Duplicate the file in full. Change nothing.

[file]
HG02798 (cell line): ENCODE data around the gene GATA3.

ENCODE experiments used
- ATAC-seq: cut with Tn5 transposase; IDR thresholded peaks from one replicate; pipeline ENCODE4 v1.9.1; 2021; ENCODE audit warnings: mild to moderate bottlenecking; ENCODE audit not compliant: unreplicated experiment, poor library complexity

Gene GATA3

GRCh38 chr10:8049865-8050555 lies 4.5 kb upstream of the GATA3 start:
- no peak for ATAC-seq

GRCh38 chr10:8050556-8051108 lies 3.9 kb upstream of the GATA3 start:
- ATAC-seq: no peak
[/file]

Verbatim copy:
HG02798 (cell line): ENCODE data around the gene GATA3.

ENCODE experiments used
- ATAC-seq: cut with Tn5 transposase; IDR thresholded peaks from one replicate; pipeline ENCODE4 v1.9.1; 2021; ENCODE audit warnings: mild to moderate bottlenecking; ENCODE audit not compliant: unreplicated experiment, poor library complexity

Gene GATA3

GRCh38 chr10:8049865-8050555 lies 4.5 kb upstream of the GATA3 start:
- no peak for ATAC-seq

GRCh38 chr10:8050556-8051108 lies 3.9 kb upstream of the GATA3 start:
- ATAC-seq: no peak